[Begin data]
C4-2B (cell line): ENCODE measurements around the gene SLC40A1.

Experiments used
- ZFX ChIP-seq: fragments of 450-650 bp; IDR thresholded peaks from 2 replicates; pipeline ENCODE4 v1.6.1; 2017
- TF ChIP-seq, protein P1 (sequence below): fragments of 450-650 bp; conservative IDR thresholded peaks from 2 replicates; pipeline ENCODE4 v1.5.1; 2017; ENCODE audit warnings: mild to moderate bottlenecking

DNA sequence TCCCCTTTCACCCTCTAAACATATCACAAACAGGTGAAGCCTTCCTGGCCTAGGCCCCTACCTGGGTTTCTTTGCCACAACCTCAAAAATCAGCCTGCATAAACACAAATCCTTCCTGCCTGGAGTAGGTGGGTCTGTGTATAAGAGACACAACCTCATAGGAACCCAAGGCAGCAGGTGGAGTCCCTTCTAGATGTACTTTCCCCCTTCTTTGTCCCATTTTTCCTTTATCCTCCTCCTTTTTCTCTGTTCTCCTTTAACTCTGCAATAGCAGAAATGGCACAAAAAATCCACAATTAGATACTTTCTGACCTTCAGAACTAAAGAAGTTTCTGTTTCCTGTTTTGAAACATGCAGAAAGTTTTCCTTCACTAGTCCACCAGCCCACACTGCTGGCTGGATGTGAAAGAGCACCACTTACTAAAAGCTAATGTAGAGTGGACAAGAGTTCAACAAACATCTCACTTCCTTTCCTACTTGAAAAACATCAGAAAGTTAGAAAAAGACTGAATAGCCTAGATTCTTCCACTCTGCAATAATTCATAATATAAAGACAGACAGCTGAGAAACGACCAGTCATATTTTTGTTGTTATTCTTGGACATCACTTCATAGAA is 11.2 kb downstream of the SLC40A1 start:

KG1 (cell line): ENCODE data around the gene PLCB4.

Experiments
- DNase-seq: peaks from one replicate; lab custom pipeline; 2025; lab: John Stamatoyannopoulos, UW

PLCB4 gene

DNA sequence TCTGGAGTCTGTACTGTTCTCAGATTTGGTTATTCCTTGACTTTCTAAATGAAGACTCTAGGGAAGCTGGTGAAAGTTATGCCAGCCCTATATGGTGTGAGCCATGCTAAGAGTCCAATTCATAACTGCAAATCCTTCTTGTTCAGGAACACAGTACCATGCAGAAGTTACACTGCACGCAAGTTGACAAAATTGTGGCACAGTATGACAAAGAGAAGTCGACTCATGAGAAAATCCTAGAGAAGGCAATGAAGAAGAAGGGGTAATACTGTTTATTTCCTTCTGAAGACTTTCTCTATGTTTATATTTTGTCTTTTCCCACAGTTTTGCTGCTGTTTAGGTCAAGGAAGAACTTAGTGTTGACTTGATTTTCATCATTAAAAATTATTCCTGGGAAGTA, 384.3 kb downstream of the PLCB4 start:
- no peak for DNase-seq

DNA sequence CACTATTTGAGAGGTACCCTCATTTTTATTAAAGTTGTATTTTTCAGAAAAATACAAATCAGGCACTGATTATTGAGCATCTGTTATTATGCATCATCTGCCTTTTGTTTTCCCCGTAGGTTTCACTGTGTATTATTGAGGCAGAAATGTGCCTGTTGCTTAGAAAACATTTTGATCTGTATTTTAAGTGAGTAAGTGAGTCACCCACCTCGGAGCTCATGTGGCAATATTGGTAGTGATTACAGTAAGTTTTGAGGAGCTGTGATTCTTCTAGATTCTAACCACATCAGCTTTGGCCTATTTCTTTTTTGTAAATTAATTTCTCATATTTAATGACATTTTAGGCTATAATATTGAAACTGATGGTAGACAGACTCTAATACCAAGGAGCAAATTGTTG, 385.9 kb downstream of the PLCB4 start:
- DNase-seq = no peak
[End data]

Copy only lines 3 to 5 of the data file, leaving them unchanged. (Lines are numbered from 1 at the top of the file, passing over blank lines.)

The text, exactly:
- ZFX ChIP-seq: fragments of 450-650 bp; IDR thresholded peaks from 2 replicates; pipeline ENCODE4 v1.6.1; 2017
- TF ChIP-seq, protein P1 (sequence below): fragments of 450-650 bp; conservative IDR thresholded peaks from 2 replicates; pipeline ENCODE4 v1.5.1; 2017; ENCODE audit warnings: mild to moderate bottlenecking

DNA sequence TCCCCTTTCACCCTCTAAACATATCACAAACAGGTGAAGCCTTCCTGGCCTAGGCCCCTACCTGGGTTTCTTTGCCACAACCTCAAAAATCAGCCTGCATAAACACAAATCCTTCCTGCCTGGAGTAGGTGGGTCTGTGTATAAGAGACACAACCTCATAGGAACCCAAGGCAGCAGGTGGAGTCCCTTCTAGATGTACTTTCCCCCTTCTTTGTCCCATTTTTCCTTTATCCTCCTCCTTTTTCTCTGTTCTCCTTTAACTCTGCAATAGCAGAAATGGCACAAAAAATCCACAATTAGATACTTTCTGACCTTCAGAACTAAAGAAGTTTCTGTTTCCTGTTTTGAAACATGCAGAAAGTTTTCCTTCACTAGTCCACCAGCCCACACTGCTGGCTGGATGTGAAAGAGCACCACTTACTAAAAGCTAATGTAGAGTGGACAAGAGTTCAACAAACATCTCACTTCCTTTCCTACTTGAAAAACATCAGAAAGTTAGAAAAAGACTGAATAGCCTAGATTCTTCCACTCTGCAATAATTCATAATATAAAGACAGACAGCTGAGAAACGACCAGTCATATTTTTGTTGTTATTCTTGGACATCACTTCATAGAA is 11.2 kb downstream of the SLC40A1 start: